The Department of Finance has set out a roadmap for its reforms to Enterprise Resource Planning (ERP) systems across the public service, possibly signalling the end of an era for software companies currently tied into lucrative contracts with the federal government.
The investigation into optimising ERP software costs comes after the 2013-14 Federal Budget allotted $2.8 million over two years for a study of the costs and benefits of rationalising the number and type of ERP systems for all agencies in the public service.
The study’s findings, due to be released in a report in 2015, have been partly laid out by Finance in the clearest indication yet that the government will seek to reduce costs by minimising the duplication of ERP services in a more financially austere environment for the public sector.
Finance documents provided to technology vendors state that the Department wants to “drive efficiencies to support a reduction in the net cost of ERP solutions to the Commonwealth”.
“The current approach to delivering ERP capability across the public sector is inefficient, ineffective and if left unchecked, risks leaving the public sector with unsustainable costs and capability that is significantly inferior to that which is common in the private sector,” Finance's ERP Information Paper states.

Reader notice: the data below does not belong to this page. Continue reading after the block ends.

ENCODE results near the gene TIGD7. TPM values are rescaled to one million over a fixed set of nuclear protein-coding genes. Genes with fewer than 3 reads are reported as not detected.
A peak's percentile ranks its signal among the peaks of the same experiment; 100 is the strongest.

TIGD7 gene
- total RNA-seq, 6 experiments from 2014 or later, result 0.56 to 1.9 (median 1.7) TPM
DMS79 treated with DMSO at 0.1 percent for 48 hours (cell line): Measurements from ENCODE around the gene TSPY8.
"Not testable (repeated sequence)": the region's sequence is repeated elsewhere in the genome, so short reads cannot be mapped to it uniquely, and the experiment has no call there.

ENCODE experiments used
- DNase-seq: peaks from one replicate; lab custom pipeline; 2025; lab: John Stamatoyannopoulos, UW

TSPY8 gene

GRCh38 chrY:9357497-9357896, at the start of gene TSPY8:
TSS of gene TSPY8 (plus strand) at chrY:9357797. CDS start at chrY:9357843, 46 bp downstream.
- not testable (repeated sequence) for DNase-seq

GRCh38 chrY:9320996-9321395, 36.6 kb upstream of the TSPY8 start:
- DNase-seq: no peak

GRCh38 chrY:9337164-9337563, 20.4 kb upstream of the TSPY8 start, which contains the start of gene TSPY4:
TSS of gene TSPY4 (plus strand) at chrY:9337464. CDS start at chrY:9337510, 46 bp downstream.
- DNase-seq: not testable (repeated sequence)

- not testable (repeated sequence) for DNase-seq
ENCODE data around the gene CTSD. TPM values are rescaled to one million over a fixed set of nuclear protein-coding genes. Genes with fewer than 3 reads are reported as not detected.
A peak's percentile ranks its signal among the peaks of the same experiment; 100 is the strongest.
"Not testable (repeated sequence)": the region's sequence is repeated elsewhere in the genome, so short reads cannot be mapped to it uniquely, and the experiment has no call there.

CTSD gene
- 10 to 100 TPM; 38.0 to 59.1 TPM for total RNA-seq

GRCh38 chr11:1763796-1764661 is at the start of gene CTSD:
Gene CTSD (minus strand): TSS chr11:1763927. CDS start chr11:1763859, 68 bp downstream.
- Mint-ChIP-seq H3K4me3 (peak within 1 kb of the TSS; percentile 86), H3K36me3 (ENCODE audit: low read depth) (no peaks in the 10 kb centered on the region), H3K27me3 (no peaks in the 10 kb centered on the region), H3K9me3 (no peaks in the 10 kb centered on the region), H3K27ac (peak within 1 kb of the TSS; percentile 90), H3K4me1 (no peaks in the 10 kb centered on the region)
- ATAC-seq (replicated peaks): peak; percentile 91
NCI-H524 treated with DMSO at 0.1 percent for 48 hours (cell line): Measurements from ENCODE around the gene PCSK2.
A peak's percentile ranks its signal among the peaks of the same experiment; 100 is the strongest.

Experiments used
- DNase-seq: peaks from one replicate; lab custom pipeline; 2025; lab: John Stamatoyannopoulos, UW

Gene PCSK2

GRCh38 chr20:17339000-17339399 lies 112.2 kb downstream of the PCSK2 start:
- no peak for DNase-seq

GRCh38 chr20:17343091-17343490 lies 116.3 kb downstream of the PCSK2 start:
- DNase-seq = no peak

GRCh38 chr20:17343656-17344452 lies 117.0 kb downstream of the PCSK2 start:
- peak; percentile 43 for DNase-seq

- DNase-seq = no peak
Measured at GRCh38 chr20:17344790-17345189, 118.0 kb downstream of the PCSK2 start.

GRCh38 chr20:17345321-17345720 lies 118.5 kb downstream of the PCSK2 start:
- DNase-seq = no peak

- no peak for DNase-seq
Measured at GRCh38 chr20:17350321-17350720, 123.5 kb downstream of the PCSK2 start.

Among the measures initially recommended by the National Commission of Audit, and outlined by Finance to streamline ERP systems over seven years, are:
- Standardising ERP processes across the Commonwealth through the adoption of a staged implementation of shared corporate services;
- The introduction of a mandatory ‘cloud first’ policy for all low risk, generic information and communication technology services;
- The establishment of a whole-of-government cloud computing provider panel;
- Coordination of software updates through a centralised system; and
- Shared services for finance and procurement functions.
These changes are aimed at consolidating the many common processes across the public sector which fulfil similar functions, but possess superficial differences based on historic practices, preferences and legacy issues.
Finance has outlined its vision of a “more agile, flexible and mobile” public sector in the medium to long term, with the streamlining of ERP intended to play a large role in this process.